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ABSTRACT: Work avoidance goals have been relatively neglected in the literature with most research focusing on mastery and performance goals. The central aim of this study was to examine the structure, antecedents, and consequences of the work avoidance goal construct. Four studies were conducted. Study 1 investigated the construct validity of work avoidance, while Study 2 focused on its antecedents. Using a longitudinal panel design, Study 3 examined the impact of work avoidance--alongside mastery and performance goals--on engagement and achievement, while Study 4 explored its relationship to broader well-being outcomes. Results showed that work avoidance was distinct from mastery and performance goals. Entity theory of intelligence positively predicted work avoidance goal pursuit, while teacher and peer support buffered against it. Pursuing work avoidance goals was found to be associated with less engagement, lower grades, and greater negative affect. The impact of work avoidance on achievement and well-being outcomes seem to be more salient compared to the oft-examined mastery and performance goals. Implications are discussed.Contemporary Educational Psychology 01/2014; · 2.20 Impact Factor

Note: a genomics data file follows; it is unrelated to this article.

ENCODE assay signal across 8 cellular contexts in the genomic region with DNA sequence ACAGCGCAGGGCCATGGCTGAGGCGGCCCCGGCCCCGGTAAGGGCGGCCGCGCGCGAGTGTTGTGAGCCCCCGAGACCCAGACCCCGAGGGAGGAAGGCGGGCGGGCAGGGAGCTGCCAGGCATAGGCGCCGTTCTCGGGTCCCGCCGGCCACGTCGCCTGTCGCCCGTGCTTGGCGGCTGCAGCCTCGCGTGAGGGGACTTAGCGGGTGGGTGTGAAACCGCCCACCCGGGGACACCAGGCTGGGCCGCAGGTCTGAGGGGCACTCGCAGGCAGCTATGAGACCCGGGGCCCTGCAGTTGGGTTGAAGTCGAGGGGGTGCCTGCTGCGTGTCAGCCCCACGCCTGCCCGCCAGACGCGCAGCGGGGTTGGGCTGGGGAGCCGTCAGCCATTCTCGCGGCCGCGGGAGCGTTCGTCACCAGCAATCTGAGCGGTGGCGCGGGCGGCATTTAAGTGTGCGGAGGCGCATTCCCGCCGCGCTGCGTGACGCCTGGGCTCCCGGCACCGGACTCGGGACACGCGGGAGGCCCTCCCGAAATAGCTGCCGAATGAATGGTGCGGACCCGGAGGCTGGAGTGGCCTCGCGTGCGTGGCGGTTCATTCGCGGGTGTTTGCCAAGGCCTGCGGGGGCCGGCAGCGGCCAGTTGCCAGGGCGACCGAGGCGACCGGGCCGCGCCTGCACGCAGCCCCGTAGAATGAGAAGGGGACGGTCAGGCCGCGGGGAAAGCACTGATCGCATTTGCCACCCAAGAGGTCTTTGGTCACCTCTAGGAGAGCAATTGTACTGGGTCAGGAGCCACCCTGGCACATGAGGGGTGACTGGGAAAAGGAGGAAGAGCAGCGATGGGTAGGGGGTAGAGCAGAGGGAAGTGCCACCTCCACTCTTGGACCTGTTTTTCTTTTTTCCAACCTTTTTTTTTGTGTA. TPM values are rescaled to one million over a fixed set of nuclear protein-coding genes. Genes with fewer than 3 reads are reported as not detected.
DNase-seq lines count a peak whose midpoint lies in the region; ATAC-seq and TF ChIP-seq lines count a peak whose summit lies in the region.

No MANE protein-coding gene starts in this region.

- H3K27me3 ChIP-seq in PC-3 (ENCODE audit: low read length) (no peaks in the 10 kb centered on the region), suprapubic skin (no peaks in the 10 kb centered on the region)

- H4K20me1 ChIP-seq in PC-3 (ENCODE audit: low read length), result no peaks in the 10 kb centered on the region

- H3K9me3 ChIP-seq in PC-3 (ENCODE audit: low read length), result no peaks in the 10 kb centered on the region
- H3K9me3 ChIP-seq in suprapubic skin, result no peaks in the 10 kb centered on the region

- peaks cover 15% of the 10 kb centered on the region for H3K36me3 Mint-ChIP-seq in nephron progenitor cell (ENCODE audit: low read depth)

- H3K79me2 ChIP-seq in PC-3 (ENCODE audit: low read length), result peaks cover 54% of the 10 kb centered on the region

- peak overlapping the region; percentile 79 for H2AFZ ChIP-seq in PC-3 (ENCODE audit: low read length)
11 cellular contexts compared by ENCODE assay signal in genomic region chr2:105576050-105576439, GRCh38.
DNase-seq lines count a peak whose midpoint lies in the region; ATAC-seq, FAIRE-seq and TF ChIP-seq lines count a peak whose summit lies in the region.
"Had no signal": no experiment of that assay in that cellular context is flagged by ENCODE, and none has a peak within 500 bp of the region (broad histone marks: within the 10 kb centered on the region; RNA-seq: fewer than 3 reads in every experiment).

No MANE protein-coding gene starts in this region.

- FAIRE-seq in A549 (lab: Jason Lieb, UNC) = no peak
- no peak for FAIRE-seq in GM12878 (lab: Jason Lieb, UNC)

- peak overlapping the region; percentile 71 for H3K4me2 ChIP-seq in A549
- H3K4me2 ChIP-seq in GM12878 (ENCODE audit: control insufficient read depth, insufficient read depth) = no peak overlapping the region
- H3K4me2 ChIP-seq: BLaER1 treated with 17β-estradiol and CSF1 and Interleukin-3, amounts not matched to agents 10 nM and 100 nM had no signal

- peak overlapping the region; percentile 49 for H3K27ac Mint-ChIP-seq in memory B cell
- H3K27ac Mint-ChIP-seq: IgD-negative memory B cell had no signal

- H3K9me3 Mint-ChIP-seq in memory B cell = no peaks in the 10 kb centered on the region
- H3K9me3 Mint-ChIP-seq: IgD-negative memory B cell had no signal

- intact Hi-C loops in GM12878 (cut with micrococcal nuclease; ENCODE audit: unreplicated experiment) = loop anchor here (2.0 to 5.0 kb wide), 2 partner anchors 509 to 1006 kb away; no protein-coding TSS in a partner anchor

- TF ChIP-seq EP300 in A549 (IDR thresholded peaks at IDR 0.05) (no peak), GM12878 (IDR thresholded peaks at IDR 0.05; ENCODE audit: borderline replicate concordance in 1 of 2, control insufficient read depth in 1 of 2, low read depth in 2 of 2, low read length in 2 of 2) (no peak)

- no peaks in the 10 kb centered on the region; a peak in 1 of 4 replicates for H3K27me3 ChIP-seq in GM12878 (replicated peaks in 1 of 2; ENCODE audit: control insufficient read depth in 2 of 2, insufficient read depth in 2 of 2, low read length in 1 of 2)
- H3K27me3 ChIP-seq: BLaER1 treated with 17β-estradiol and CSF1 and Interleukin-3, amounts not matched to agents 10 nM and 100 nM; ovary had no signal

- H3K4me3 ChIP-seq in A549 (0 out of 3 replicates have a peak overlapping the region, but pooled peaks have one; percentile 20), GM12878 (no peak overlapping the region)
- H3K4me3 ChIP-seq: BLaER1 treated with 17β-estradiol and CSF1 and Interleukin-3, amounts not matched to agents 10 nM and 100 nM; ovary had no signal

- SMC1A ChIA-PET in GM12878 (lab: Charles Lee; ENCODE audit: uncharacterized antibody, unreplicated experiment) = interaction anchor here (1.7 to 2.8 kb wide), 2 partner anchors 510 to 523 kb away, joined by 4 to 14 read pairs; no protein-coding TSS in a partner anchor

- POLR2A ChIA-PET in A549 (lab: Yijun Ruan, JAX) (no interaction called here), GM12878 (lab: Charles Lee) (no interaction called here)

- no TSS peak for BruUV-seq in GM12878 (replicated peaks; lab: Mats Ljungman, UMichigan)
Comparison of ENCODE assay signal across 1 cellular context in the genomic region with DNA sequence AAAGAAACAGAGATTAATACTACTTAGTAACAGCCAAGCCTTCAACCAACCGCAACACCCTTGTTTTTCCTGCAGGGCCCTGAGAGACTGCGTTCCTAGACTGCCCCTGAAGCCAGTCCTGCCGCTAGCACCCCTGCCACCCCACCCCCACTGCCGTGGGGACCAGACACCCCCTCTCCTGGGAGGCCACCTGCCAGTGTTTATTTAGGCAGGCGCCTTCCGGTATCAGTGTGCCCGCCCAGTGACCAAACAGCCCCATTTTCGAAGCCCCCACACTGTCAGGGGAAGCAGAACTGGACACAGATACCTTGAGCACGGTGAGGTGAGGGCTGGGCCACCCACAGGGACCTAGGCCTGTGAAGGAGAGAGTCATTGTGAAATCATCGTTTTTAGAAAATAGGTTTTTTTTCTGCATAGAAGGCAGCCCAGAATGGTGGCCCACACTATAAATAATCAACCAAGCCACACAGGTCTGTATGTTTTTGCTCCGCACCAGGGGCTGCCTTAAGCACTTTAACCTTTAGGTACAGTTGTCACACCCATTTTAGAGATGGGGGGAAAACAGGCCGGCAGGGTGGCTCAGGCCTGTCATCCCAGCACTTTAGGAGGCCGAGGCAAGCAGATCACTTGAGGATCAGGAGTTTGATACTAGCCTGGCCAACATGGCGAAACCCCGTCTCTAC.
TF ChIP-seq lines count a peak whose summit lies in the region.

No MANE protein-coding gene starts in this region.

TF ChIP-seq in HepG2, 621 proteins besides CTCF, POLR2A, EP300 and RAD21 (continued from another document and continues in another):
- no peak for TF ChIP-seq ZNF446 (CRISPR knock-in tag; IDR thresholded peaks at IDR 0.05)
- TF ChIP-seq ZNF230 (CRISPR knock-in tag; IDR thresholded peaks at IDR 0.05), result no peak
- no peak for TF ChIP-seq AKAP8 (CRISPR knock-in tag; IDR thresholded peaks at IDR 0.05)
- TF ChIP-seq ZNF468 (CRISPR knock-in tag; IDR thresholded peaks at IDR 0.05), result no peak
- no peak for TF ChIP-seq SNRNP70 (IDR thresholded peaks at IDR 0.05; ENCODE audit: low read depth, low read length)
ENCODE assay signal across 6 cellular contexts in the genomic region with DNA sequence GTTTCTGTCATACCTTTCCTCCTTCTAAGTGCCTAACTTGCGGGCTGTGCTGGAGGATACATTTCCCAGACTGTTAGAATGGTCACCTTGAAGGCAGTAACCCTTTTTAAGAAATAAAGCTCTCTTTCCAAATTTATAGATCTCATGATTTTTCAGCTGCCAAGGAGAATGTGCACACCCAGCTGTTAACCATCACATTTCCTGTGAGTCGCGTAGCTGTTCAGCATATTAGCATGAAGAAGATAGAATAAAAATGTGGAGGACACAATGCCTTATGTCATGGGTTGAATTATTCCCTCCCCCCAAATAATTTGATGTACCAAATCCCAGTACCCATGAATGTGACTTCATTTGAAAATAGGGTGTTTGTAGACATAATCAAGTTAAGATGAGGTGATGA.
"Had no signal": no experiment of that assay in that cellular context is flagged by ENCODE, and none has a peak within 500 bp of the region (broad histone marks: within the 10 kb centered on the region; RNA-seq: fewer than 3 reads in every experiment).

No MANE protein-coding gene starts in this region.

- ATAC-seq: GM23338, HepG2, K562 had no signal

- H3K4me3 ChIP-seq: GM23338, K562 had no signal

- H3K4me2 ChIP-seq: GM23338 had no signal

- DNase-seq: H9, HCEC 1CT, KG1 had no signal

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ABSTRACT: The multidimensionality of the academic self-concept in terms of domain specificity has been well established in previous studies, whereas its multidimensionality in terms of motivational functions (the so-called affect-competence separation) needs further examination. This study aims at exploring differential effects of enjoyment and competence beliefs on two external validity criteria in the field of mathematics. Data analysed in this study were part of a large-scale longitudinal research project. Following a five-wave design, math enjoyment, math competence beliefs, math achievement, and perceived math effort expenditure measures were repeatedly collected from a cohort of 4,724 pupils in Grades 3-7. Confirmatory factor analysis (CFA) was used to test the internal factor structure of the math self-concept. Additionally, a series of nested models was tested using structural equation modelling to examine longitudinal reciprocal interrelations between math competence beliefs and math enjoyment on the one hand and math achievement and perceived math effort expenditure on the other. Our results showed that CFA models with separate factors for math enjoyment and math competence beliefs fit the data substantially better than models without it. Furthermore, differential relationships between both constructs and the two educational outcomes were observed. Math competence beliefs had positive effects on math achievement and negative effects on perceived math effort expenditure. Math enjoyment had (mild) positive effects on subsequent perceived effort expenditure and math competence beliefs. This study provides further support for the affect-competence separation. Theoretical issues regarding adequate conceptualization and practical consequences for practitioners are discussed.British Journal of Educational Psychology 03/2014; 84(1):152-74. · 1.42 Impact Factor